quantization of the spatial frequency *k*. The quantization of the spatial frequency used in Figure 6 and Figure 7 is
${k}_{m}=1\text{\hspace{0.17em}}{\text{kpc}}^{-1}$, which is not necessarily the exact value, but apparently close to the real value. Computer simulations must be performed in order to determine a more accurate value.

5.2. Dark Energy

Knowing that the acceleration *a _{cc}*, in terms of the displacement variable

${a}_{cc}=\frac{\text{d}v}{\text{d}t}=\frac{\text{d}v}{\text{d}s}\frac{\text{d}s}{\text{d}t}=\frac{\text{d}v}{\text{d}s}\cdot v\leftrightarrow {a}_{cc}\cdot \text{d}s=v\cdot \text{d}v$ (16)

Integrating both sides and solving for the velocity *v*, we obtain

$\int {a}_{cc}\cdot \text{d}s}={\displaystyle \int v\cdot \text{d}v}\leftrightarrow v=\sqrt{2{\displaystyle \int {a}_{cc}\left(s\right)\cdot \text{d}s}$ (17)

Therefore, we have an expression that relates the variations of acceleration in space *s*, with velocity v acquired by a mass. Consequently, we notice that if the integral of the acceleration in space is limited (
$\int {a}_{cc}\left(s\right)\cdot \text{d}s$ ), the velocity *v* will have a constant value, causing a zero acceleration of a mass placed in that field. Now considering *a*(*r*) as this acceleration, we have the necessary conditions to verify if the acceleration of gravity with the effect of the quantization of the spatial frequency causes a net acceleration or not. The force per unit mass *a*(*r*) (acceleration) due to the quantization varies positively and negatively inscribed in an envelope of 1*/r* (Figure 6). Thus, it can be proved by integral convergence rules, that the velocity acquired by a mass placed in this gravitational field does not exhibit any net acceleration.

According to what was discussed above, we must assume that, on average, the net gravitational force between galaxies is canceled. It hence requires a force of repulsion much smaller than what is currently used to explain the accelerating expansion of the universe.

The next topic goes on to explain that the average luminous density of the universe is a sufficient factor to explain the commonly accepted rates of acceleration of the universe.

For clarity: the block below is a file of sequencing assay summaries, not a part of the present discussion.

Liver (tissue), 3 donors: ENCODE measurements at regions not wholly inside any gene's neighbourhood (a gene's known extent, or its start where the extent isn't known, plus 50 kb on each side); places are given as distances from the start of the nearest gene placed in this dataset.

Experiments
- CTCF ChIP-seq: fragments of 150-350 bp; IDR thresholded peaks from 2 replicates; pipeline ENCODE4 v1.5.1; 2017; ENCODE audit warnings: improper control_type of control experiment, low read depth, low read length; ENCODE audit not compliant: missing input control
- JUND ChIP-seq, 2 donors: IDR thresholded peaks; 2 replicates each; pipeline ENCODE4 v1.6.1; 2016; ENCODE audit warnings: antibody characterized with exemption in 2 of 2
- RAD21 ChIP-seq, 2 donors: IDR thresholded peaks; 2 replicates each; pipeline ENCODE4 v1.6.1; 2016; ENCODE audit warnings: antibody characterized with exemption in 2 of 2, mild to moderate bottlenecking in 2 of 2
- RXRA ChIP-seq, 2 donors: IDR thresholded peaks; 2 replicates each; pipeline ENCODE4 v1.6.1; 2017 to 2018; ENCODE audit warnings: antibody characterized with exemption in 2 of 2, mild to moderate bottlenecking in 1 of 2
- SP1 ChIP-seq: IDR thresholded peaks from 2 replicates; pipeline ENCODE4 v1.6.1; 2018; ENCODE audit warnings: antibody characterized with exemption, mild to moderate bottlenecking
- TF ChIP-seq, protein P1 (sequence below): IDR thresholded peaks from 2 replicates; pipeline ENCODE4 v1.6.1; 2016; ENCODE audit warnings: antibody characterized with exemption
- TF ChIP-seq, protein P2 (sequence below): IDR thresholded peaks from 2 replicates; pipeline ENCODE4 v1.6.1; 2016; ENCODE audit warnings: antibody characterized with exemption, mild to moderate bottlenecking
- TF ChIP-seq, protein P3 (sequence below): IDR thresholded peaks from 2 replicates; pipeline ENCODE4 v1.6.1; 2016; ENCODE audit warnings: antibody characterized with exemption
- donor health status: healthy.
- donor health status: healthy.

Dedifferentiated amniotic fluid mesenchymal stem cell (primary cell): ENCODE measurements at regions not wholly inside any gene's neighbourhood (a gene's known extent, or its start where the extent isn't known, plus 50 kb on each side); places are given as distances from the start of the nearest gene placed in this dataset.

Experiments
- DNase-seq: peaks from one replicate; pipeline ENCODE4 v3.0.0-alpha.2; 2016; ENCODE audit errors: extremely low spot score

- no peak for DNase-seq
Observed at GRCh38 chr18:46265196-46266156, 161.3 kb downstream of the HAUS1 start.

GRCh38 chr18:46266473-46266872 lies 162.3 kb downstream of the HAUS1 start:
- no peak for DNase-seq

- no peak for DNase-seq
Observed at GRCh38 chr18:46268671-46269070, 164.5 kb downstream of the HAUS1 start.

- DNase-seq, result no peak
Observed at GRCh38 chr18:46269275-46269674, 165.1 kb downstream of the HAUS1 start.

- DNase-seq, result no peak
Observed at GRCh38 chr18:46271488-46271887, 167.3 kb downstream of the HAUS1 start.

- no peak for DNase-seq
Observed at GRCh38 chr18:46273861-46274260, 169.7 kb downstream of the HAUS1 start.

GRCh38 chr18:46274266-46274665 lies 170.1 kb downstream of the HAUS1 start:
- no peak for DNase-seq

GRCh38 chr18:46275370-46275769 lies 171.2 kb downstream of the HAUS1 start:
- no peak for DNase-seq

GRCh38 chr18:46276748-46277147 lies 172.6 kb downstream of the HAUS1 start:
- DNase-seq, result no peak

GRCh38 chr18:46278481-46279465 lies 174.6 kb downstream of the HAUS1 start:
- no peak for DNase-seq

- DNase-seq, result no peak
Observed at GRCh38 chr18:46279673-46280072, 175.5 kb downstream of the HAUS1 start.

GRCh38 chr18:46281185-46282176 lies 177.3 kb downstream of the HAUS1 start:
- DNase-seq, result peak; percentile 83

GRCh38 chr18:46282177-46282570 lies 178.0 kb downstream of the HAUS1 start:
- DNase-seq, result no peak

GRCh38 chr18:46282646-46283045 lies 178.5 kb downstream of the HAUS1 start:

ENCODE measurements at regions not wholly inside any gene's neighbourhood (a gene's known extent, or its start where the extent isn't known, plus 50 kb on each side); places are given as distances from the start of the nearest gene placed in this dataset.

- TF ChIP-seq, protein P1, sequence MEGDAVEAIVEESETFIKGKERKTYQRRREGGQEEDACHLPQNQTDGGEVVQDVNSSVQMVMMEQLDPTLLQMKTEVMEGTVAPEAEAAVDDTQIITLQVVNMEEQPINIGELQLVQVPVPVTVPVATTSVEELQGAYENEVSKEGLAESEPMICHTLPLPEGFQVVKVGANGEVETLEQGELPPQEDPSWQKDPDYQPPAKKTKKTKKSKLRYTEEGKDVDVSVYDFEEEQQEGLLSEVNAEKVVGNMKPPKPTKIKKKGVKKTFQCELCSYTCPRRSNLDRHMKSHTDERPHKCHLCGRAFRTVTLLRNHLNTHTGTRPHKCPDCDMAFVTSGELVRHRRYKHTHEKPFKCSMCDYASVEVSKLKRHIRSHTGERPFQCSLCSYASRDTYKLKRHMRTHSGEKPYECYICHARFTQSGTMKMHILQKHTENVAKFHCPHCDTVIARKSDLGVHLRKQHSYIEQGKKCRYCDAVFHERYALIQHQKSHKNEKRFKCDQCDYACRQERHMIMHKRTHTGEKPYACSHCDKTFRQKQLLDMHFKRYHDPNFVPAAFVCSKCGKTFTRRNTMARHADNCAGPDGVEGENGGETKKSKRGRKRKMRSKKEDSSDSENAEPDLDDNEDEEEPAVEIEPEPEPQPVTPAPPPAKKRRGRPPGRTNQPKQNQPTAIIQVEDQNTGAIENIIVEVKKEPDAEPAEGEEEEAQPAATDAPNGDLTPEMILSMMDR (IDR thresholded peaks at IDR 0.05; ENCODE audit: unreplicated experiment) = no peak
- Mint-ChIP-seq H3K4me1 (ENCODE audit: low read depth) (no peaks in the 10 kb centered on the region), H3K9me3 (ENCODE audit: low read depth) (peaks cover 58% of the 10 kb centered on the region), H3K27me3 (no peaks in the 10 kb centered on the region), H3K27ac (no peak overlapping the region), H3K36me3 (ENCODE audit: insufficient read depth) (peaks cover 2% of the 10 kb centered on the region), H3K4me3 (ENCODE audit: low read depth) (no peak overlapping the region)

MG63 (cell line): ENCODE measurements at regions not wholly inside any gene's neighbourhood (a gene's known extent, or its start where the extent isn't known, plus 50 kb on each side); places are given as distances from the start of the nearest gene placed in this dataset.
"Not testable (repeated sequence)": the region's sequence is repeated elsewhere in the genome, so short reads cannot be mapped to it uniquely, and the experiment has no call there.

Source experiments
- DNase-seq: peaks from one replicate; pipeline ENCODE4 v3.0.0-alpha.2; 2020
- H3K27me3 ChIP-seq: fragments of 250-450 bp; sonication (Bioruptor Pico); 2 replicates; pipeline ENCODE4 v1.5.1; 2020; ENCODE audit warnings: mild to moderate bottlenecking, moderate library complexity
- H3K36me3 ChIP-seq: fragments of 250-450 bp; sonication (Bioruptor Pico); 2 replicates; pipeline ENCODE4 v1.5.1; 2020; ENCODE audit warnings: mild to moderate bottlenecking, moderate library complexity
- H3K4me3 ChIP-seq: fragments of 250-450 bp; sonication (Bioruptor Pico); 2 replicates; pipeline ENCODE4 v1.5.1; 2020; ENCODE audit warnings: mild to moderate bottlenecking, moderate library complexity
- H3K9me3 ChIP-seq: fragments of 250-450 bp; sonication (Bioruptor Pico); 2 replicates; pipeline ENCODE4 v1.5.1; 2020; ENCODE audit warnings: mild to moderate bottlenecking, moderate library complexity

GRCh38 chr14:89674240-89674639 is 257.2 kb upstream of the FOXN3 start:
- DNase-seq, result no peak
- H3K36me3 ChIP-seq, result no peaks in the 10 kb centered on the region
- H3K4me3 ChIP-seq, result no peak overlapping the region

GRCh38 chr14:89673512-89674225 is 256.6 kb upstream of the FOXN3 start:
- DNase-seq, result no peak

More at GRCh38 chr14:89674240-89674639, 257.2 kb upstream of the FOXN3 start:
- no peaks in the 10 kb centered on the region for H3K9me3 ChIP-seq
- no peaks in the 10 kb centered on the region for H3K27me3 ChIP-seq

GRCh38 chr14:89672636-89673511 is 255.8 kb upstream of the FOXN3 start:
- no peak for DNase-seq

6. Luminosity as the Factor for Universe Expansion

In this topic, the influence of luminosity on the expansion of the universe is evaluated considering the net gravitational effect of the attraction between galaxies as null, as previously discussed.

Luminosity is defined as the total electromagnetic power emitted by a source, and for astronomy, such sources can be stars, galaxies, supernovae, or any other astronomical object [20]. The unity of luminosity is *W*, and this power is due to photons that individually carry a discrete amount of energy given by *hf*. Typically, an astronomical object such as a star emits its luminosity in a broad range of frequencies (bolometric luminosity). Each photon is associated with a momentum given by *hf**/c*, where *c* is the speed of light in the vacuum. It means that a stream of photons emitted by a source can exert a force over an object, being this force proportional to the cross-section area *S* of the object which lies perpendicular to the direction of the stream of photons. For an object apart from the light source, the power per square meter (W/m^{2}), commonly named “apparent brightness,” is proportional to the inverse of the square of the distance (1*/r*^{2}). This relation is quite useful for our study, since we can borrow some concepts used in classical gravity, which also follow an inverse square law.

Considering that the universe is homogeneous and isotropic when viewed at large scales, we can make use of the shell theorem, which allows significant simplifications for objects subjected to gravitational forces inside or outside a shell or sphere.

We realize, in Figure 8, with the application of the shell theorem, that the entire universe outside the sphere does not exert any gravitational force over the astronomical object *A*; and all the gravitational effect of the objects inside the sphere over the object *A* can be replaced by an equivalent object in the center of the sphere with a mass equivalent to the sum of all masses within the sphere.

Since apparent brightness (W/m^{2}) also follows the inverse square law, just like the force of gravity, we can, by analogy, use the same simplification as for the luminosity.

Figure 8. Shell theorem for gravity applied for a homogeneous and isotropic universe (a), and the equivalent gravitational effect in (b). This simplification is also valid for the “luminosity push”.

Using again Figure 8, we can also state that the equivalent “luminosity push” felt by an object *A* in Figure 8(a) is derived not taking into account all the luminosities sources outside the sphere, but replacing all the luminosity sources inside the sphere by an equivalent one at the center with a luminosity equivalent to the sum of all luminosities inside the sphere (Figure 8(b)).

This simplification, again, is only possible because, just like gravity, the apparent brightness also follows the inverse square law (1*/r*^{2}). However, this simplification has some constraints; among them, we can list: